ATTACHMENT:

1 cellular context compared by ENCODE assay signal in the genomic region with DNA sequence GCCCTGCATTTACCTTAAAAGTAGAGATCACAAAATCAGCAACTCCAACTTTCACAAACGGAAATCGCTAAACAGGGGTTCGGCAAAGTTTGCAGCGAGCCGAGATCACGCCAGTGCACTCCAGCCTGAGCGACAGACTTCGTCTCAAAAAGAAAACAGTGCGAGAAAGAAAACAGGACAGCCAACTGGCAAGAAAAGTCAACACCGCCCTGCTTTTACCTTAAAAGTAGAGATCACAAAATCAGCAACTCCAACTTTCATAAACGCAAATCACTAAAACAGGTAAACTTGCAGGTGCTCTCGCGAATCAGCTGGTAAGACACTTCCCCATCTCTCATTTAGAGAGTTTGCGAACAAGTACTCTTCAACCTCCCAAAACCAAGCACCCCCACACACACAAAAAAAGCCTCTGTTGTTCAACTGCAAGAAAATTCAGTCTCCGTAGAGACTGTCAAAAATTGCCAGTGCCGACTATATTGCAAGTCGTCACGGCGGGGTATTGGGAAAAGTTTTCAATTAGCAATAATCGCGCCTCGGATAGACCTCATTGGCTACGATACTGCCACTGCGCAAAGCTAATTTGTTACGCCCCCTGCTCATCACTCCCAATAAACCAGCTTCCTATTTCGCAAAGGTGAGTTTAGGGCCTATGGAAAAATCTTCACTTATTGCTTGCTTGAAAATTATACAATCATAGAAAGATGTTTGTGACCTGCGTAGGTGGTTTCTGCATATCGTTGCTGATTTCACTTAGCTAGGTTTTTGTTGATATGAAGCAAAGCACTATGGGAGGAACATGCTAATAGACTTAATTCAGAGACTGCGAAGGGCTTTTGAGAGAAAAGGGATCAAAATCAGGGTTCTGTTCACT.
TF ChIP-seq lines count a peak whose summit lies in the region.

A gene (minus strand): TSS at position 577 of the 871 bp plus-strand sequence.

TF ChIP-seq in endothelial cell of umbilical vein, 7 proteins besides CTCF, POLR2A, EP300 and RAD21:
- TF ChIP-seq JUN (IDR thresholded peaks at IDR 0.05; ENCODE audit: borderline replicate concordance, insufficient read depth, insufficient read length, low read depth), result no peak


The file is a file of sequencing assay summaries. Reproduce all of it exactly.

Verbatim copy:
1 cellular context compared by ENCODE assay signal in the genomic region with DNA sequence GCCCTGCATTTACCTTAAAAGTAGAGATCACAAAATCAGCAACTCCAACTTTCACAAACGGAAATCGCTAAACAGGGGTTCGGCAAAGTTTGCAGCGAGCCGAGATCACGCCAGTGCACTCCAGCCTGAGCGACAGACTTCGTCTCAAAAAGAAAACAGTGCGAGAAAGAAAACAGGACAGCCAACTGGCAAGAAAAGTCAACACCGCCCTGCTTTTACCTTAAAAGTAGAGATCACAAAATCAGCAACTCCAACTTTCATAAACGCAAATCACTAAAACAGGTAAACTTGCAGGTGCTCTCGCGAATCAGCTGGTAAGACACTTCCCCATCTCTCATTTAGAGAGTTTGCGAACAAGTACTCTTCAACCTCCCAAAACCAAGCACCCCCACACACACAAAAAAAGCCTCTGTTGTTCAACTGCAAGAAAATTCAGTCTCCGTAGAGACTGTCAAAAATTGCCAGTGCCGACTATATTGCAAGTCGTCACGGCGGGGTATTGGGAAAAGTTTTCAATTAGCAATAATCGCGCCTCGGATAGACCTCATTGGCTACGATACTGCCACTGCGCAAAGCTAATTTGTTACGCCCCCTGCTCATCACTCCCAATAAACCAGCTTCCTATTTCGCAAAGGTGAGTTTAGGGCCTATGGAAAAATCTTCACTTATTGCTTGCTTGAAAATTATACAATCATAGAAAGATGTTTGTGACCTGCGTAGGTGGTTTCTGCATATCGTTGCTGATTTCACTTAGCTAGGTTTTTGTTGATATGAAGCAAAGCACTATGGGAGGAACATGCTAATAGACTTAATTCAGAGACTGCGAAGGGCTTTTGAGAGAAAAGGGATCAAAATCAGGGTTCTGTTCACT.
TF ChIP-seq lines count a peak whose summit lies in the region.

A gene (minus strand): TSS at position 577 of the 871 bp plus-strand sequence.

TF ChIP-seq in endothelial cell of umbilical vein, 7 proteins besides CTCF, POLR2A, EP300 and RAD21:
- TF ChIP-seq JUN (IDR thresholded peaks at IDR 0.05; ENCODE audit: borderline replicate concordance, insufficient read depth, insufficient read length, low read depth), result no peak